Unfortunately, tropical montane forests are amongst the most threatened ecosystems on Earth due to the combined effects of climate change, population growth, and land use change. They remain overexploited (logging, poaching, mining, conversion to agriculture) and understudied, particularly in Africa. On a continent where the financial and human resources for conservation are very limited, the lack of accurate data and insights into these ecosystems hampers management interventions. For instance, even basic botanical and wildlife surveys have not been completed in the Itombwe Massif in eastern Congo. How can you protect what you do not know exists? Often, remoteness, difficult access, political instability and other challenges have hampered research in these locations. But to great challenges, innovative solutions.

An interdisciplinary project

Mountains are complex socio-ecological systems, and to get a good grasp of what is happening, or might happen, one needs to understand the ecological aspect (e.g., how many trees are there, of which species, how fast they grow or die) but also the social aspect (how people interact with the environment, e.g. what they harvest, or what motivates them to clear the forest). That’s why we use an interdisciplinary approach; we combine expertise from different disciplines. AFRI-SKY-FOR project (my current project) aims to create the first synthetic overview of four key aspects of African tropical montane forests: the ecosystem services generated, current and future threats, a model of their socio-ecological functioning (which will be used to investigate potential future scenarios), and an overview of possible management recommendations that promote sustainable resource provision. How do we achieve this? By doing more fieldwork in remote locations such as Itombwe Massif, by gathering information from many unpublished reports and experts’ views, by trying different modelling techniques and, most importantly, by being very patient… thing will come together at the end.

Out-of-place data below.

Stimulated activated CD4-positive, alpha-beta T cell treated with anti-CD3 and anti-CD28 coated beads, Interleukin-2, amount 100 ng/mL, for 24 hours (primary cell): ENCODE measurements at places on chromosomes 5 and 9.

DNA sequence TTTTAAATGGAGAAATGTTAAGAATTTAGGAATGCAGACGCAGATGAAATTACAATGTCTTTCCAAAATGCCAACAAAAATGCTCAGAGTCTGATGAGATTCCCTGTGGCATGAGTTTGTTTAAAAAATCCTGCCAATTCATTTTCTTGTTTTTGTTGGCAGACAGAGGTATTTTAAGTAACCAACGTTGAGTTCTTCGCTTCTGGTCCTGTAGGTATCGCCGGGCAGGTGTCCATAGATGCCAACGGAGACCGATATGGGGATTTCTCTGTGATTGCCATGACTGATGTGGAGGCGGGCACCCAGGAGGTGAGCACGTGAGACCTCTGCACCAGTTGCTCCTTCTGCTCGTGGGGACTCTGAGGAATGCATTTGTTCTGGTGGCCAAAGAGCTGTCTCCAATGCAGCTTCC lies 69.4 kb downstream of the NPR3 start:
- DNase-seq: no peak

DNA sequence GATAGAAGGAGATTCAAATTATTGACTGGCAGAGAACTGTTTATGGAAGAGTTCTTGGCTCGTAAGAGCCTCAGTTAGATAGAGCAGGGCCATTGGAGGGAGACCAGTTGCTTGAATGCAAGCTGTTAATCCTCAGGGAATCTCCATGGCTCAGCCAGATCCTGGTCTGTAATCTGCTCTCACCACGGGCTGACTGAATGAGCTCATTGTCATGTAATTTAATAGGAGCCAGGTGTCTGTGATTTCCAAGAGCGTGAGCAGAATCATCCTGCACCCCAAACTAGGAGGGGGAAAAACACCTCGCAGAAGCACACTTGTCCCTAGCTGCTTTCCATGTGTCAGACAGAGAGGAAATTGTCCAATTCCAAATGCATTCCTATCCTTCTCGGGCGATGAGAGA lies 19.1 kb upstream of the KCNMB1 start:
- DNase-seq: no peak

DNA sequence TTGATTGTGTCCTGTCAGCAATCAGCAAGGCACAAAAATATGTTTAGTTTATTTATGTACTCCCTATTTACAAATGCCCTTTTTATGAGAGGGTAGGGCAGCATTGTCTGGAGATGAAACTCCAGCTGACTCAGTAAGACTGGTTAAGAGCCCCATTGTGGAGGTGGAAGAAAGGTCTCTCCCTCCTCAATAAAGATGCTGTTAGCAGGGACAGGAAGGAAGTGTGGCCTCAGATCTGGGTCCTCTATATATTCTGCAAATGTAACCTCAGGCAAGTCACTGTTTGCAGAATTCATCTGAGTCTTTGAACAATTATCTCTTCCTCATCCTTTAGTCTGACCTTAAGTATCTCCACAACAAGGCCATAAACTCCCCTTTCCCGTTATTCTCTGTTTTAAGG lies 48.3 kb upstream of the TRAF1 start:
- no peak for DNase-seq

The importance of collaboration

If you study socio-ecological systems, it is needless to highlight that it is important to get local communities involved, and decision-makers. We work with both. But I want to highlight the importance of involving local researchers: from Masters students, to lecturers or professors. You (international scientist) might go back home, or find another field study… but they will remain. And they can become the ‘experts’ of that site, that type of research, that approach… they ensure the continuity and relevance of your project. They can replicate the methods in other areas in the country, teach more fellows students, they can be key for a small consultancy job needed (which cannot afford to fly in an international expert), they have better connections with local organizations and decision-makers, they can involve them too… they are a key player. They might lack good statistical skills, availability to write a good publication in English, access too many publications (their universities’ libraries cannot afford subscription to many journals), and they might not have good equipment… but often, their motivation and willingness to make a difference in their country, compensates that ‘lack of’ by far. If we are to change the world we live in, that’s an important step to take: helping build the capacity of key players in countries less lucky than ours. I have 4 children named after me in Africa… that’s just to show how grateful some of these local students are. If you try, you will keep coming back to this amazing continent.

 

Mt Kahuzi (3317m) and surrounding mixed-species and bamboo forest, eastern Democratic Republic of Congo

 

Road conditions to access the Tembo-speaking villages surrounding Mt Kahuzi.

AFRI-SKY-FOR (EU funded project through a Global Marie Curie Fellowship) is led by Dr. Aida Cuni-Sanchez and Prof. Rob Marchant (University of York, UK) and Dr. Julia Klein (Colorado State University, US). 

Dr. Aida Cuni-Sanchez was a visiting scholar to Colorado State University and is a Post-doc from the University of York.

https://www.york.ac.uk/environment/our-staff/aida-cuni-sanchez/

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Wildebeest do not jump fences: Does African community based conservation remove these barriers?

By Dr. Kathleen Galvin

February 21st 2019